Since it appears that my efforts to engage somebody in an educational debate over misogyny have fallen flat, probably due to my aggressiveness in wanting to understand what was going on, I want to close out the current debate by making several points that I think are important.
I’ll put them below the fold because I suspect most people are (quite rightly) more than a bit tired of this debate. However I want to put them up on the web so that some of the more bizarre accusations made against me are at least addressed in some fashion and not left unanswered.
For those of you who do not click through, I wish you a happy Friday night, Saturday, or whatever day of the week it happens to be when you read this.
For everybody else, here are my thoughts:
First, it is difficult to engage in a debate, full bodied or otherwise, with somebody who screams misogyny at the drop of a hat. The second you try to engage in debate, the label, or something similar, is tossed at you. This is much like individuals who went after Senator Joe McCarthy in the States back in the 1950s: if you went after him, he accused you of being a communist. Attempting to answer these charges is like trying to answer the question “Have you stopped beating your wife yet” or “Have you admitted to your alcohol problem?” – answering yes suggests you’re a wife beater or a drunk; answering no suggests you are wife beater or a drunk. You just cannot win.
And I lost because I am now branded “non-reflective, sexist and patriarchal” – which is pretty bad.
Honestly I doubt that I’m any of these things. It’s easy to deny the non-reflective charge: The fact that I’m asking questions, curious and trying to understand why a cartoon egg saying “I got laid today!” is either sexist or misogynistic would immediately counter this charge. With respect to the later two charges, I think my friends and colleagues who know me would respectfully disagree. This is character assignation from afar without clear evidence of it—other than the fact that I disagree with my opponent.
I went back and looked at what I said: I don’t think that anything I said degrades my opponent on the basis of gender or because I think that men are superior to women. Instead I tried to counter each argument and understand what was being said. The main thing I’ve done is asked questions and sought to clarify underlying meanings. This is an approach I’ve used before with men and women alike and I believe that treat both genders equally when I choose to engage in this kind of deconstructive debate.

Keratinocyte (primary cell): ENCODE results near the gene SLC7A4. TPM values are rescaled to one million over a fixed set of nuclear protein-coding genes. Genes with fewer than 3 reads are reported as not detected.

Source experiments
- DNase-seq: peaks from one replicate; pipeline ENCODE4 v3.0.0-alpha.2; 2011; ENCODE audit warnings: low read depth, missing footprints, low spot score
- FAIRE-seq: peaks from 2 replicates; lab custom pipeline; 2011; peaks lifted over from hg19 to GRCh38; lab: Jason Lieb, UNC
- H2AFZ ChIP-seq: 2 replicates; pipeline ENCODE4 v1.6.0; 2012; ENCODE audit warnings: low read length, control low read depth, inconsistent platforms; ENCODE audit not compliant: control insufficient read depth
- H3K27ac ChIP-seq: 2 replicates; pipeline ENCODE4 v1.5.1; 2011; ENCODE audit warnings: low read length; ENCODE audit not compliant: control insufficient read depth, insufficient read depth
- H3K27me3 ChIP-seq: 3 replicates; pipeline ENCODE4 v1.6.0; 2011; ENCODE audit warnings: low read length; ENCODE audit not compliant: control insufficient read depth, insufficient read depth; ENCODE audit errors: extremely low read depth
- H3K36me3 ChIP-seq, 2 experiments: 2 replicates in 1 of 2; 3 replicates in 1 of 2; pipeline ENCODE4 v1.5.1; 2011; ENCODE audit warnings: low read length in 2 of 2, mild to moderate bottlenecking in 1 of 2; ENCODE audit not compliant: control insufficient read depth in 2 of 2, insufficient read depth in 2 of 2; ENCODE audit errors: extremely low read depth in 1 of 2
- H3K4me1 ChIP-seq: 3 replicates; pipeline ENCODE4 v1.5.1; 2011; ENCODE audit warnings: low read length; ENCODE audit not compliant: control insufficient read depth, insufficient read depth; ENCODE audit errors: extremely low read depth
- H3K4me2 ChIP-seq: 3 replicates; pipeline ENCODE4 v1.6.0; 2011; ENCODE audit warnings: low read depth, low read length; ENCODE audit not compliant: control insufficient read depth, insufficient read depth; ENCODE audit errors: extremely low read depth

Secondly, I was only engaged in this style of debate because my opponent has shown little restraint in lashing out and calling things the way she sees them and without fear.
For me there are two memorable examples.
My opponent once announced that she would march into a shoe shop in Munich to tell the manager that their internal store advertising was “disgusting and misogynistic. Why would I ever buy anything from this store?I might go in and ask the manager if s/he knows how offensive that is in English.” I’ll grant that the advertisement in the store was crass and rude, but in no way was it misogynistic.
We previously engaged in a bizarre debate with the opening salvo, from my opponent’s end the statement that, “As for not thinking Germans are racists- the person who is surprised by this must be white, Western, Christian and male.” That debate was pretty rough; and she participated in it for awhile—until she got uncomfortable with the challenging questions I was posing and decided that the best venue was private email.
Honestly, email is a bad venue for this kind of debate: debate over racism, sexism, and misogyny must be in public. One of the greatest virtues the academy is that debate happens in public and all sides are educated. Debate behind closed doors is suspect and ultimately leads to poor conclusions and poor decisions. The only way I will engage in this debate is in public where everybody can see it and everybody can participate – even anonymous individuals.
(I might note that I allow anonymous comments and I approve everything but spam, even comments that make me uncomfortable and comments that I view as problematic—although a few times I have held tangential comments in order to not damage ongoing discussion, but in the worst case that was for four or five days. Just as I do not believe that requiring ID to enter a state capitol is legitimate, I do not believe ID should be required to participate in debate.)